The time before Christmas is slip sliding away, faster than a speeding bullet! Although it seems that I have been knitting 24 hours a day, I don't seem to have made much progress. I enviously follow other knitting bloggers who seem to rack up finished sweaters, lace shawls, pairs of socks and afghans while I have struggled to finish a few hats. What do they do that I don't??
Actually, I've made three more hats of which I don't have photos. You see, I got this great idea for Christmas. I would make everyone patterned tams. I found a great pattern by a local knitter, Amy Anderson. I purchased lots of Cascade 220 and limited quantities of Noro, Mountain Colors, etc. and I cast on. My enthusiasm waned when both daughters proclaimed that they would never wear tams and those hats better not be for them. Don't you know, mom, that tams are not stylish! And, who ever looked good in a tam anyway.
At this point I changed course. I decided to knit hats, mittens and scarves that I WANTED TO KNIT. I have no specific recipients in mind. Rather, I will put all intems into one large wrapped box and people can select an item. Or not. They can reject all the items. I don't care. I will donate the remainders to Dulaan or the local homeless shelter. I will photograph all of hats for my scrapbook. If some of my family members end up with no Christmas present from me, tough for them! I'll give them a gift certificate to Wal-Mart!!! Ha! Ha! That will teach them!!!
Here's a hat I experimented with. It is a take off on a watch hat from Charlene Schurch's book Hat's On! I removed the ribbed "cuff" and substituted applied I-cord (in honor of the Elizabeth Zimmerman collection I had just seen!) While knitting the color pattern I thought, "What if I switched the foreground and background colors?" So, I did. Can you see? the effect wasn't quite as exciting as I thought it might be, but it's interesting--I guess.
I also decided to make my dad some mittens. The colors in this photo aren't true to life--in reality the colors are black, loden green, and a loden green/black twist--all Cascade 220. This is a pattern from Mostly Mittens, also by Charlene Schurch. My dad has wide hands, so I used worsted weight yarn rather than sport weight. Turns out, the mittens are 15" tall!!!! I think I'll felt them so that my dad's hands stay really, really warm! He is diabetic and has poor circulation. He also cut off the tips of two fingers 20 years ago while using his table saw. Felting the mittens for extra warmth will be just the thing!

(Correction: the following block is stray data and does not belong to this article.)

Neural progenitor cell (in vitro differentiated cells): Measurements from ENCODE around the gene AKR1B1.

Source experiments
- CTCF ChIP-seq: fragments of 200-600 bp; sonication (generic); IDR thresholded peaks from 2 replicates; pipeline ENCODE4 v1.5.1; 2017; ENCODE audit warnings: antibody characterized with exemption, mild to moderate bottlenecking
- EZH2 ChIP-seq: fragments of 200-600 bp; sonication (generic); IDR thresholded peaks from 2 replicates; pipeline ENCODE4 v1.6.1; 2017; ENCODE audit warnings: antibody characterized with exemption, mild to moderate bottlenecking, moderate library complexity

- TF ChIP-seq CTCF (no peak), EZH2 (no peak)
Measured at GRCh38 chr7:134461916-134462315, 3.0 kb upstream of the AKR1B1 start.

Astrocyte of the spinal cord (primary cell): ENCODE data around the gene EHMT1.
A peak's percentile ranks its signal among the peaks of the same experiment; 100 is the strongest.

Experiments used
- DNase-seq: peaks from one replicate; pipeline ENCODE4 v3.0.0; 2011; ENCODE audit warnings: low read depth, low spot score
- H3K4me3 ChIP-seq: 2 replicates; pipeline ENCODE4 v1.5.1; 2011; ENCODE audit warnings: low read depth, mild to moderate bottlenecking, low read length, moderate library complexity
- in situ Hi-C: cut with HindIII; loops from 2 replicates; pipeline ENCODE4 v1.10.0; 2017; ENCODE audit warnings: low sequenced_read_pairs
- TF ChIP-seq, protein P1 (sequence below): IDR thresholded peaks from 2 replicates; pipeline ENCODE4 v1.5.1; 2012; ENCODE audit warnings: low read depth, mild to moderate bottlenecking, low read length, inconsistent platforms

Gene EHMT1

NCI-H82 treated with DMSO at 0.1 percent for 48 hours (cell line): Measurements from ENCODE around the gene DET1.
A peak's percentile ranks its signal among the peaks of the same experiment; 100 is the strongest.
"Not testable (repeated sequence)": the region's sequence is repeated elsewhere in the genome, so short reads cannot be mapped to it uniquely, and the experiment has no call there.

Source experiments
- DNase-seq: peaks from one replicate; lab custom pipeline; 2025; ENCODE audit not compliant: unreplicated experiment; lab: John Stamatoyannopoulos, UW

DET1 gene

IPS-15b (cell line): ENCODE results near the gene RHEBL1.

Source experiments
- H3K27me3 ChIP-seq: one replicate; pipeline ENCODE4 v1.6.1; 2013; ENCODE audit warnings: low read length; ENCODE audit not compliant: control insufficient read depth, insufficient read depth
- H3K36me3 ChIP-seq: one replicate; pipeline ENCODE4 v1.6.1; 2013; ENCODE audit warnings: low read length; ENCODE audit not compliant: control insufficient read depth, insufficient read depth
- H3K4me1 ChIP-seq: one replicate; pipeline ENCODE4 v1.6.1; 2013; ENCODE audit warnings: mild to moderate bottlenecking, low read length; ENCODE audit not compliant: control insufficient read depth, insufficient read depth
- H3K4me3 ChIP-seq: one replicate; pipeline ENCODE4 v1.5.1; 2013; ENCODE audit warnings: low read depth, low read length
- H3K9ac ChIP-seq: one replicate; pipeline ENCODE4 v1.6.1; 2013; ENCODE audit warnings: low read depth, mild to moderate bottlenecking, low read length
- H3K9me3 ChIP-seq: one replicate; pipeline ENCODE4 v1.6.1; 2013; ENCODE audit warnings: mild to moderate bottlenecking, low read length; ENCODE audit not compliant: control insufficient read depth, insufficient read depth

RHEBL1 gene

My hat/mitten/scarf projects were interrupted by the birth of a baby in my husband's department. The mother is the only female professor in his (science) department, so I thought I'd make the baby a little sweater--the Elizabeth Zimmerman baby surprise sweater. I used Baby Ull and some decorative thread with little balls of fluff. the thread is not elastic at all and it was difficult to knit with--had to work at each stitch when holding the thread with the Baby Ull. !! I used applied I-cord for the edge. After washing and blocking it, I realized the neck opening is too tight. So, I will need to remove the I-cord from the neck and figure out something quick to enlarge the neck. Under all those folds of fat around baby necks, aren't the necks scrawny??
My Christmas knitting was also delayed by family crises, necessitating knitting. As you may recall, my 45 year old brother suffered a debilitating stroke in mid September. I finished his Aran sweater in time for his departure from the hospital but, his wife told me, he has not even tried it on. Don't know what's going on there. I've been walking his dog every day and transporting him to various appointments and work. He's not said anything. Oh well. He did comment that he is cold all the time. So, I knit him a warm grey wool scarf. It's very unexciting---although I used the brioche stitch for the first time. Maybe he will like the scarf. I'm sure that life is so overwhelming for him right now that the last thing he needs is to think about is trying on the aran sweater.
One of my sisters had neck surgery two weeks ago. She lives in colorado. She had some of the vertabrae fused and will be wearing a stiff brace for a while. So I knit her a multidirectional scarf using a space dyed LaGran mohair and a solid color of alpaca. I alternated the strands every other row in alternating triangles of the scarf to stretch the mohair. It turned out beautifully, I assure you, but somehow it got shipped to Denver before a photo was taken. I love this scarf pattern and have made it several times, always, it seems, with yarn that I need to stretch! Alternating rows of solid and multicolored mohair works beautifully.
Meanwhile, while not knitting, I have been slowly working on end of the semester assignments for my graduate courses. Which reminds me, I better get back to Digital Libraries!!!
Happy Thanksgiving to all, a bit belatedly, and happy knitting!